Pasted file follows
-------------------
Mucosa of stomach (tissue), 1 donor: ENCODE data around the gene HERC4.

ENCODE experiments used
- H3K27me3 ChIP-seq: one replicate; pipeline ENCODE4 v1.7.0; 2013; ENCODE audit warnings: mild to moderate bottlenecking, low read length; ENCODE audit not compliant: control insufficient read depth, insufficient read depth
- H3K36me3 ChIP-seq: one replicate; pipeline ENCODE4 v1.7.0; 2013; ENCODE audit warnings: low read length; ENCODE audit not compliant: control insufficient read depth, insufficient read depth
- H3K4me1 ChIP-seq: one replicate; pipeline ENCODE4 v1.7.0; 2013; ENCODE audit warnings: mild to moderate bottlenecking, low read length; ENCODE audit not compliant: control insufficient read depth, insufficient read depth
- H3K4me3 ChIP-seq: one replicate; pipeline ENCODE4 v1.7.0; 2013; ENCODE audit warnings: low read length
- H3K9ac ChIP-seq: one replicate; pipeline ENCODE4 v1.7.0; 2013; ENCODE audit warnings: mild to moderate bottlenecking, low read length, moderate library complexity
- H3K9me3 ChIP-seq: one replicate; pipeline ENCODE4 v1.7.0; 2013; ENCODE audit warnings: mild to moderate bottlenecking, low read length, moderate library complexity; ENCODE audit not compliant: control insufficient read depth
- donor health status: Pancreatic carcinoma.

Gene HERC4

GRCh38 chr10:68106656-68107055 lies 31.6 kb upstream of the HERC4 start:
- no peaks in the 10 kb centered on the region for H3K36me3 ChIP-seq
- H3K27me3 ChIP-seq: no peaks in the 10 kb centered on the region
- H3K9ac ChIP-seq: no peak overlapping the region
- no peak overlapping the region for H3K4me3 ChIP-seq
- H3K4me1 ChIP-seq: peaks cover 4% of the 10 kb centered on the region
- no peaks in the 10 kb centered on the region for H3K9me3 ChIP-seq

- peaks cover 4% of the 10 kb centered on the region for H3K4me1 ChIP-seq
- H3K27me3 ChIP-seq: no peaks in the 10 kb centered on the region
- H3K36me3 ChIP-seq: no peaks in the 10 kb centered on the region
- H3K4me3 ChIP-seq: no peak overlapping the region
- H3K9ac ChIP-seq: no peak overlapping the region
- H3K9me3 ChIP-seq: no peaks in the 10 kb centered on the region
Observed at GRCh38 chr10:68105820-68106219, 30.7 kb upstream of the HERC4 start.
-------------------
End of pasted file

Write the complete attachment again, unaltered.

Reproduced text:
Mucosa of stomach (tissue), 1 donor: ENCODE data around the gene HERC4.

ENCODE experiments used
- H3K27me3 ChIP-seq: one replicate; pipeline ENCODE4 v1.7.0; 2013; ENCODE audit warnings: mild to moderate bottlenecking, low read length; ENCODE audit not compliant: control insufficient read depth, insufficient read depth
- H3K36me3 ChIP-seq: one replicate; pipeline ENCODE4 v1.7.0; 2013; ENCODE audit warnings: low read length; ENCODE audit not compliant: control insufficient read depth, insufficient read depth
- H3K4me1 ChIP-seq: one replicate; pipeline ENCODE4 v1.7.0; 2013; ENCODE audit warnings: mild to moderate bottlenecking, low read length; ENCODE audit not compliant: control insufficient read depth, insufficient read depth
- H3K4me3 ChIP-seq: one replicate; pipeline ENCODE4 v1.7.0; 2013; ENCODE audit warnings: low read length
- H3K9ac ChIP-seq: one replicate; pipeline ENCODE4 v1.7.0; 2013; ENCODE audit warnings: mild to moderate bottlenecking, low read length, moderate library complexity
- H3K9me3 ChIP-seq: one replicate; pipeline ENCODE4 v1.7.0; 2013; ENCODE audit warnings: mild to moderate bottlenecking, low read length, moderate library complexity; ENCODE audit not compliant: control insufficient read depth
- donor health status: Pancreatic carcinoma.

Gene HERC4

GRCh38 chr10:68106656-68107055 lies 31.6 kb upstream of the HERC4 start:
- no peaks in the 10 kb centered on the region for H3K36me3 ChIP-seq
- H3K27me3 ChIP-seq: no peaks in the 10 kb centered on the region
- H3K9ac ChIP-seq: no peak overlapping the region
- no peak overlapping the region for H3K4me3 ChIP-seq
- H3K4me1 ChIP-seq: peaks cover 4% of the 10 kb centered on the region
- no peaks in the 10 kb centered on the region for H3K9me3 ChIP-seq

- peaks cover 4% of the 10 kb centered on the region for H3K4me1 ChIP-seq
- H3K27me3 ChIP-seq: no peaks in the 10 kb centered on the region
- H3K36me3 ChIP-seq: no peaks in the 10 kb centered on the region
- H3K4me3 ChIP-seq: no peak overlapping the region
- H3K9ac ChIP-seq: no peak overlapping the region
- H3K9me3 ChIP-seq: no peaks in the 10 kb centered on the region
Observed at GRCh38 chr10:68105820-68106219, 30.7 kb upstream of the HERC4 start.